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Nematodes - a major factor in crop sequence effects on Darling Downs wheat.

J.P. Thompson1, J. Mackenzie1 and Janet S. Mcculloch2

Department of Primary Industries,
Queensland Wheat Research Institute. Toowoomba 4350 and
Plant Pathology Branch, Indooroopilly, 4068.

Astute farmers near Jondaryan have claimed depressed yields for the second wheat crop in a rotation of sorghum(S)-S-S-bare fallow for 14 months - wheat (W)-W-W. Because the problem follows a long fallow, albeit in the second crop, it has been linked to "long fallow disorder" (Leslie and Whitehouse 1966). Our research during three years has examined factors of crop sequence, fertilizers, broad-spectrum soil fumigants, non-volatile nematicides and cultivar tolerance.

Results showing the depressed yield of the second crop are given in Table 1.

TABLE 1. Grain yield (t/ha) of Timgalen wheat in relation to crop sequence; (N 120kg/ha; P 30kg/ha and Zn 13kg/ha applied to all crops).

From measurement of many soil biological and chemical factors, the endoparasitic root-lesion nematode Pratylenchus thornei was indicated as a major factor, being most numerous in the soil before the second crop. Table 2 shows the responses to soil fumigants and non-volatile nematicides obtained in the second crop in 1978.

TABLE 2. Grain yield (t/ha) of Timgalen wheat in relation to soil treatment.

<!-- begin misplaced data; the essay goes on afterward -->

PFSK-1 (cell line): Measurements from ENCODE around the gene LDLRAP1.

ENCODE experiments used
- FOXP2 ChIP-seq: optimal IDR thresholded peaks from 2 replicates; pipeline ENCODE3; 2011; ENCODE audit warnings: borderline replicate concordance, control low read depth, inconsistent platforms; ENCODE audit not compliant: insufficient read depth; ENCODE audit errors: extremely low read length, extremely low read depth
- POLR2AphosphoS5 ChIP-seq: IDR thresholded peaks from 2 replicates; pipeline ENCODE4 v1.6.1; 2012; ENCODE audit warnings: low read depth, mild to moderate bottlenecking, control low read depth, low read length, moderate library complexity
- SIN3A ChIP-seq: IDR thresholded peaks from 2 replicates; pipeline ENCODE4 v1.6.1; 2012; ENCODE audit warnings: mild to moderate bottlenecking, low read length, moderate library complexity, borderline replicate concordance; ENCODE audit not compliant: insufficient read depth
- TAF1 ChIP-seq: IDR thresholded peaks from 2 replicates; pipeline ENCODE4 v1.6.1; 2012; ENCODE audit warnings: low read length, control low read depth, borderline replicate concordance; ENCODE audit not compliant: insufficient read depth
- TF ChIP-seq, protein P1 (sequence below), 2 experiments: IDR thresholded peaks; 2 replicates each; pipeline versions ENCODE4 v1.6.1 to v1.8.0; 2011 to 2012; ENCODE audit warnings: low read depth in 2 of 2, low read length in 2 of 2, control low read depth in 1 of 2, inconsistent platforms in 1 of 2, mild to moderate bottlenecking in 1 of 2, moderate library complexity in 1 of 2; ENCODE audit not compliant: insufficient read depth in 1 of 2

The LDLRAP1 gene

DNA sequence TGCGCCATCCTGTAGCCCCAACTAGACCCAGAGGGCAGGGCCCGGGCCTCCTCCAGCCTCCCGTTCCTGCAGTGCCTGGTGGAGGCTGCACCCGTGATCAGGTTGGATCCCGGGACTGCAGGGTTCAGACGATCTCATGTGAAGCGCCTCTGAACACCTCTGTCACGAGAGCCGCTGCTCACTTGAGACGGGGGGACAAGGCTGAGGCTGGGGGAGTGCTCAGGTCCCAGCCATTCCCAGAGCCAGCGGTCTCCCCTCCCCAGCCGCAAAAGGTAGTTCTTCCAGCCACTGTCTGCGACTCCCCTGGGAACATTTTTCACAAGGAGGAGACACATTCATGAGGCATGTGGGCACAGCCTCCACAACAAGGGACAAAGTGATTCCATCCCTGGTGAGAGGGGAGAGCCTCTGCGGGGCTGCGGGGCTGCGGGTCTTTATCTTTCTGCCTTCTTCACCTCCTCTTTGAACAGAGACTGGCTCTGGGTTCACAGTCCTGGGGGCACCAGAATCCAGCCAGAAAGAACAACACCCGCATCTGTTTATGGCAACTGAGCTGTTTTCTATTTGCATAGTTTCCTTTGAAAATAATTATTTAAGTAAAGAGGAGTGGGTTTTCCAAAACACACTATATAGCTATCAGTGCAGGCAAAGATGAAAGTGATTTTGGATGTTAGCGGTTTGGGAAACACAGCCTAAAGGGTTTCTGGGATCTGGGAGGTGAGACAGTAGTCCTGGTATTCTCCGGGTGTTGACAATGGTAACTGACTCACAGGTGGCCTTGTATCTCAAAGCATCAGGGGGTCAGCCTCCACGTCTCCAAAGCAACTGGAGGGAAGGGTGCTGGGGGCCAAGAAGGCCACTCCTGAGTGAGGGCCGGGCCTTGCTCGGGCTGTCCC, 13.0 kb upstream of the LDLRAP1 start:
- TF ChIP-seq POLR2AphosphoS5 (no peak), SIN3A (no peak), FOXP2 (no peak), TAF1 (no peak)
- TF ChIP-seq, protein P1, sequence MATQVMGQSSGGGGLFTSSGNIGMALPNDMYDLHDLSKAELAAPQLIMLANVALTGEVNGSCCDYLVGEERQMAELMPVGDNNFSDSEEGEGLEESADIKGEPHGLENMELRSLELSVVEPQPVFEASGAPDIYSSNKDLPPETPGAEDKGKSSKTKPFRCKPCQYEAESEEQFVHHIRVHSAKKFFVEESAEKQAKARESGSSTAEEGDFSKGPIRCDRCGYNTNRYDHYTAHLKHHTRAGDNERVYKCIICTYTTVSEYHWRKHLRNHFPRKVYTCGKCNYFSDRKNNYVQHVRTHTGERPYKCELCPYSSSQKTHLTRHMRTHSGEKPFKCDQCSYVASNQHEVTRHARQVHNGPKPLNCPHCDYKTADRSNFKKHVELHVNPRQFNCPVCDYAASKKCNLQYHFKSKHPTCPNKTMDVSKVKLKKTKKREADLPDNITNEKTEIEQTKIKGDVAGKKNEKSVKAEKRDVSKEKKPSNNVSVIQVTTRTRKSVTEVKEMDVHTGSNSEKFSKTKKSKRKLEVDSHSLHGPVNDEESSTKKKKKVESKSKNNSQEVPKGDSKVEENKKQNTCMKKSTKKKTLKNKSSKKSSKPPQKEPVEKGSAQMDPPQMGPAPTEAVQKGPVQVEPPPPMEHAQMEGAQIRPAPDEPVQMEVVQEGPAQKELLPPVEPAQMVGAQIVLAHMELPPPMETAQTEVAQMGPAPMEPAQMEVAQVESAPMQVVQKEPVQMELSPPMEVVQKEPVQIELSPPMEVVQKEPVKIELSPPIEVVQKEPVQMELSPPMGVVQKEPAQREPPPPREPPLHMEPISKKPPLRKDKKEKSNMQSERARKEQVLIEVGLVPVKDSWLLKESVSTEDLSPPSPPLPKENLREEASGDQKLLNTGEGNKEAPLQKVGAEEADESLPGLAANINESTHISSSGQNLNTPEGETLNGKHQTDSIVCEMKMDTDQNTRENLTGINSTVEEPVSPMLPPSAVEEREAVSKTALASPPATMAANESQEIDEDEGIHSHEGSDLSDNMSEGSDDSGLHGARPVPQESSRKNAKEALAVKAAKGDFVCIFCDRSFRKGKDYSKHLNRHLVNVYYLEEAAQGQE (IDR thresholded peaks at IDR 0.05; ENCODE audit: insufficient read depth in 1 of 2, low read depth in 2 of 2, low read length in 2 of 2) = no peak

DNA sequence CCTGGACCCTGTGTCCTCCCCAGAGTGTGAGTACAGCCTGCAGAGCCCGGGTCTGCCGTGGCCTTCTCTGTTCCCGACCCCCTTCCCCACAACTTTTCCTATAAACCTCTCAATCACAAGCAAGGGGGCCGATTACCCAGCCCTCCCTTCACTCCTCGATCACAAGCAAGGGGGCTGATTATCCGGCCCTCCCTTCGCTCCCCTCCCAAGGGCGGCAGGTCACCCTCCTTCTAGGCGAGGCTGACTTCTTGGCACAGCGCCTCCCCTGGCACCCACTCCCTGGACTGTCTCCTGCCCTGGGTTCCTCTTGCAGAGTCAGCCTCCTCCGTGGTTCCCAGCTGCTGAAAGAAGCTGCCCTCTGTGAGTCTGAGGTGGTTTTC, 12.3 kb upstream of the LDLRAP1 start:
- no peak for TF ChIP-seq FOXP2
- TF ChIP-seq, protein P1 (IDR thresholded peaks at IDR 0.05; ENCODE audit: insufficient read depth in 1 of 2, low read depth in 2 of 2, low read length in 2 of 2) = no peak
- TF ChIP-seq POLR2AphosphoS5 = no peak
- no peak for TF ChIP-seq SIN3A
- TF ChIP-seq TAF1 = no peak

Subsequent trials have shown aldicarb to be the most effective nematicide, controlling P. thornei in the roots and both P. thornei and the ectoparasitic nematode Merlinius brevidens in soil from around the roots. Substantial responses to nematicides were also obtained on first year wheat, in which root-lesion nematodes multiplied during crop growth. Control by nematicides in one wheat crop resulted in fewer nematodes and substantial yield advantages (0.5t/ha) in the next crop.

Clipper barley in place of the second wheat crop grew very well and had few nematodes in the roots. No comparable resistance was found among nine wheat cultivars currently recommended for the Darling Downs. Cultivars Gatcher and Banks grew very poorly without treatment with fertilizer and nematicide.

Sorghum was not a host for P. thornei (R.C. Colbran, priv. comm.) thus accounting for low numbers before the first wheat crop. The decline in P. thornei numbers to the third crop was associated with an increased incidence of nematode -trapping fungi and putative bacterial parasites. This decline phenomenon afforded only partial control of P. thornei in the third and subsequent wheat crops.

Leslie, J.K. and Whitehouse, M.J. (1966). Ann. Rept. Qld. Wheat Res. Inst. for 1965-6, pp 38-39.

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